You shouldn’t. Driving in an aggressive manner in public is almost definitely illegal where you live. Doing donuts is dangerous: You could flip your car, or lose control and crash. It’s bad for your tires and bad for your engine. Toxic tire smoke is bad for your lungs and bad for the environment. It is not safe. It sends a bad message to the youth of America. Other than it being totally rad, there’s no good reason to do donuts at all. What are you trying to prove, man? What are you rebelling against anyway?

A pre-driving guide to doing donuts
Before your begin your drifting adventure, you’ll need the following
A car. Preferably a rear-wheel drive, manual transmission car.
A good amount of open space on a private property, and permission from the property owner to do dumb things with your car. Could be blacktop, dirt, or grass (but a donut will tear up the turf, obviously).
Some water: Some donut-nuts like wetting the ground (or their tires) first so there’s less traction.
A tune-up. Donuts are hard enough on a car that has been well maintained. A tuneup might mitigate some of the wear and tear.
A traffic cone (optional, but recommended).
A friend to take the video and dial 911 when you crash.

How to do donuts in a rear-wheel drive, manual transmission car
The most classic and satisfying doughnut requires a car with a stick shift and rear-wheel drive. There are two methods of doing doughnuts with this set-up: the easier “pop the clutch” method, and the more advanced “donuts from motion” method.

A step-by-step guide to the easiest donut
Place your cone a few feet from the driver side headlight. So you can see it. This is going to act as your focal point—the center of your circle.
Turn off your car’s traction/stability control (this is vital).
Put the car in first gear.
Turn your wheel to the left. Far, but don’t lock it all the way.
Mash the throttle! You want around 3,500 to 4,000 RPM.
Dump the clutch.
You should now be in your donut, with the rear of the car swinging around. Don’t panic; counter-steer instead.
Using your traffic cone to guide you, and use the throttle and steering wheel to make a perfect circle. Don’t make an oval. Ovals are for losers.
Steering: The wheels will basically follow along with the momentum of the car, but you’ll still need to nudge the wheel to keep things tight.
Throttle: The steering wheel is secondary to the throttle when it comes to controlling a donut. More throttle makes the circle wider. Less makes it tighter. Steering is mostly for fine-tuning your orbit.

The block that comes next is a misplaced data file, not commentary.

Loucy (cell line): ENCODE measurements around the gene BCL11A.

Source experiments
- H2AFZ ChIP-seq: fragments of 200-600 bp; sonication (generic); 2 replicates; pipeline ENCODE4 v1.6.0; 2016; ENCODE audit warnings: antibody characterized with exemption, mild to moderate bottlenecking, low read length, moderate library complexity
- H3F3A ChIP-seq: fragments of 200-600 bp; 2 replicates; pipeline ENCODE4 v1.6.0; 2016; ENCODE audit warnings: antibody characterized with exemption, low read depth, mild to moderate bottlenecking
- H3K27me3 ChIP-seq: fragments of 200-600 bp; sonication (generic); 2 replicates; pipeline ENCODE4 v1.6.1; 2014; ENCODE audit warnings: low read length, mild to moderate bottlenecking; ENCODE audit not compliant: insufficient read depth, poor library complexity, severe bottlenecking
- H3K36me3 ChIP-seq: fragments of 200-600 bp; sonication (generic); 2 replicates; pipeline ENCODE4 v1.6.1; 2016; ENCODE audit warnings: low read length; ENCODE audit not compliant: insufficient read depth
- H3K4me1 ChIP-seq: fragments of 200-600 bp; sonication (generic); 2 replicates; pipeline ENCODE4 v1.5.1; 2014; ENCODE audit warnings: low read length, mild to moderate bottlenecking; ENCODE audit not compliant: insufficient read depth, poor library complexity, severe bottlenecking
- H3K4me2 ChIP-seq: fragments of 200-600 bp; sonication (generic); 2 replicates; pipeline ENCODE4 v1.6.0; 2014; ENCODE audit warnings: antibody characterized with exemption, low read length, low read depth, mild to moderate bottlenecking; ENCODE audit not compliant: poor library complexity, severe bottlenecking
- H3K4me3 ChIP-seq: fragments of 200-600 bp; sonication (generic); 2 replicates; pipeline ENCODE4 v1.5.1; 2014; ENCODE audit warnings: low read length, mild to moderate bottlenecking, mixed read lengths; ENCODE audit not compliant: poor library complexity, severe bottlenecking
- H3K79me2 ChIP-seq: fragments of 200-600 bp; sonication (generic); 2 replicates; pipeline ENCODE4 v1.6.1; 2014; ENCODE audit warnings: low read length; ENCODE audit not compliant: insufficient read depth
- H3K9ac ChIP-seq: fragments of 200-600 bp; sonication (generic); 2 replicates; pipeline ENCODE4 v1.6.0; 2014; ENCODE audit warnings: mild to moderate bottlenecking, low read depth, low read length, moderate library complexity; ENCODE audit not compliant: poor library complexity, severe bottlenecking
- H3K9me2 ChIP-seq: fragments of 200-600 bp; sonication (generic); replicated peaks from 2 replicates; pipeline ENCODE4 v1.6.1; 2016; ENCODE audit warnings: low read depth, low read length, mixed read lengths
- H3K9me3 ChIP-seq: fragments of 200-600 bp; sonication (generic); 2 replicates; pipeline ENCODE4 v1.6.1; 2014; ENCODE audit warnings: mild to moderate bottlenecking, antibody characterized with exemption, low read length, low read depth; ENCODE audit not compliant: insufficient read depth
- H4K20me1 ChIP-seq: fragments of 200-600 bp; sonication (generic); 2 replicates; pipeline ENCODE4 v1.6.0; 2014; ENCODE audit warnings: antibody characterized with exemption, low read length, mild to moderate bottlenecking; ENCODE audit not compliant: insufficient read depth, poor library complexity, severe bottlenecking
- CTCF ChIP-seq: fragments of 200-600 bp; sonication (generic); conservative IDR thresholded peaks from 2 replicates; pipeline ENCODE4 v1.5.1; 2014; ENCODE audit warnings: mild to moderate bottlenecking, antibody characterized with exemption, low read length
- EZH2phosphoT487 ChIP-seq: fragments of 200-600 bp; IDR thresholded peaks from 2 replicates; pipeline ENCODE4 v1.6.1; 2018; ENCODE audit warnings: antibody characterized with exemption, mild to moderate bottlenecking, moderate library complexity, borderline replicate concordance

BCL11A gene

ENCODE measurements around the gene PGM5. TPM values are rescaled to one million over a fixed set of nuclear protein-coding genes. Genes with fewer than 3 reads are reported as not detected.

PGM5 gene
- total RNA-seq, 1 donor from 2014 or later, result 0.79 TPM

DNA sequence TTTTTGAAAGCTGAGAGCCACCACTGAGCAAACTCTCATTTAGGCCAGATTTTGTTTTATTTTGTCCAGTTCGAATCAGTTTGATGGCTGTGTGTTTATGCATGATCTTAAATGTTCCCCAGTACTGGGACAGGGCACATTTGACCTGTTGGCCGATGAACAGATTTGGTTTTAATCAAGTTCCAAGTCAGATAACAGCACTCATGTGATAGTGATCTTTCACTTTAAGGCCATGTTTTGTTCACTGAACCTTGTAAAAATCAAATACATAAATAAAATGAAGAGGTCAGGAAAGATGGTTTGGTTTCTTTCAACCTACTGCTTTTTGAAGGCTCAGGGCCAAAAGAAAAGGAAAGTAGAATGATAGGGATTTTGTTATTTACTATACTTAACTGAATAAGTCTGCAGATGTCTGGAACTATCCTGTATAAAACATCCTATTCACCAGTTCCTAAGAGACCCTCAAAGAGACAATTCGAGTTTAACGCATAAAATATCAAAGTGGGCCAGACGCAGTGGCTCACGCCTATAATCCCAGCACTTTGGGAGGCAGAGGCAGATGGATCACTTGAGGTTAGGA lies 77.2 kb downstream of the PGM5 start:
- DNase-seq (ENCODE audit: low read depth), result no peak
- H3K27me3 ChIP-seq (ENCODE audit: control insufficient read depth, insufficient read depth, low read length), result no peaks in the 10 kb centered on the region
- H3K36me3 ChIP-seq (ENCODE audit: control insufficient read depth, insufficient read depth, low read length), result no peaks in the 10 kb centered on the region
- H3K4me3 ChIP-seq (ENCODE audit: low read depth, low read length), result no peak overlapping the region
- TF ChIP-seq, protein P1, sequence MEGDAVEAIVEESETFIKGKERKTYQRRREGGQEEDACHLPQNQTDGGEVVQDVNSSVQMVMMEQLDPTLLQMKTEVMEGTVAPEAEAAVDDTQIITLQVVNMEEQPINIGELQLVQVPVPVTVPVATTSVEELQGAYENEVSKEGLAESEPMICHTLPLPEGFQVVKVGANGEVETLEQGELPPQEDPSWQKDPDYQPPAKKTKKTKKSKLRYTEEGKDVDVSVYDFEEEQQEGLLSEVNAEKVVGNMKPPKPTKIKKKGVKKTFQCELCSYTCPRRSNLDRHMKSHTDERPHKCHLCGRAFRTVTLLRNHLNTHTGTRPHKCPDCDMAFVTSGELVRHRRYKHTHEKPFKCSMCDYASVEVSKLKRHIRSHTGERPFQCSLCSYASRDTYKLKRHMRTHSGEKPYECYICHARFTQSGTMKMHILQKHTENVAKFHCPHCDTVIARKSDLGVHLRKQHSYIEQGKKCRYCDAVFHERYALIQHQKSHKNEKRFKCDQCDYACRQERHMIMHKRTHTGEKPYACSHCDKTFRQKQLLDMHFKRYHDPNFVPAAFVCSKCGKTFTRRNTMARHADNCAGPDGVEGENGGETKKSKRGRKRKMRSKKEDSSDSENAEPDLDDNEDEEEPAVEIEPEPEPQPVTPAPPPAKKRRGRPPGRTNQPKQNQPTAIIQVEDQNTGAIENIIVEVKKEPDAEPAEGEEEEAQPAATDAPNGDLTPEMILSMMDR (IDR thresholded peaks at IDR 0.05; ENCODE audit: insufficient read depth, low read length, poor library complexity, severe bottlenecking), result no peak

Yell “whoo!”
Stop when you grow tired of doing a donut or hit a tree. Press the brake or take your foot off the gas.

How to do an advanced rear wheel drive donut
Lay down your cone.
Drive slowly around the cone with the steering almost all the way to the left (but not all the way).
Gradually increase your speed until you feel the tires start to slip.
Take your foot off the accelerator. This will shift the cars weight forward, making the back light and floaty.
When you feel the weight shift, mash the pedal to the floor.
Let the steering wheel turn all the way to the opposite side.
Ease up on the gas to about halfway.
You should now be spinning about, and you can use your throttle and steering to fine tune your circle.
Don’t be discouraged if it doesn’t work right. Even extremely stupid things take practice.
This guide from carthrottle.com goes into greater detail and contains diagrams and troubleshooting tips.

How to do donuts in a front-wheel drive car
If your car is a front-wheel drive, automatic transmission (because it’s your mom’s car), it’s supposedly still possible to do donuts, but you really shouldn’t: it’s kind of lame, and it’s apparently harder on front-wheel drive cars, and your mom will be mad if you mess up her Toyota.

But if you insist on doing donuts, you have two options (and I really can’t say how well either will work, so try both/neither). The first works on automatic transmission and manual transmission cars; the second is only possible in cars with a clutch.

Forward front-wheel drive donuts
Wait for the road to be wet or turn a hose on it.
Turn off traction/stability control. This is vital.
Don’t put the car in (D)rive. Put it in 1st, or hill climbing gear.
Drive forward slowly.
Turn the steering wheel left or right almost all the way.
Accelerate sharply; the car should start to slip.
Engage the handbrake.
You can control your circle by controlling the throttle and the handbrake.

Reverse front-wheel drive donuts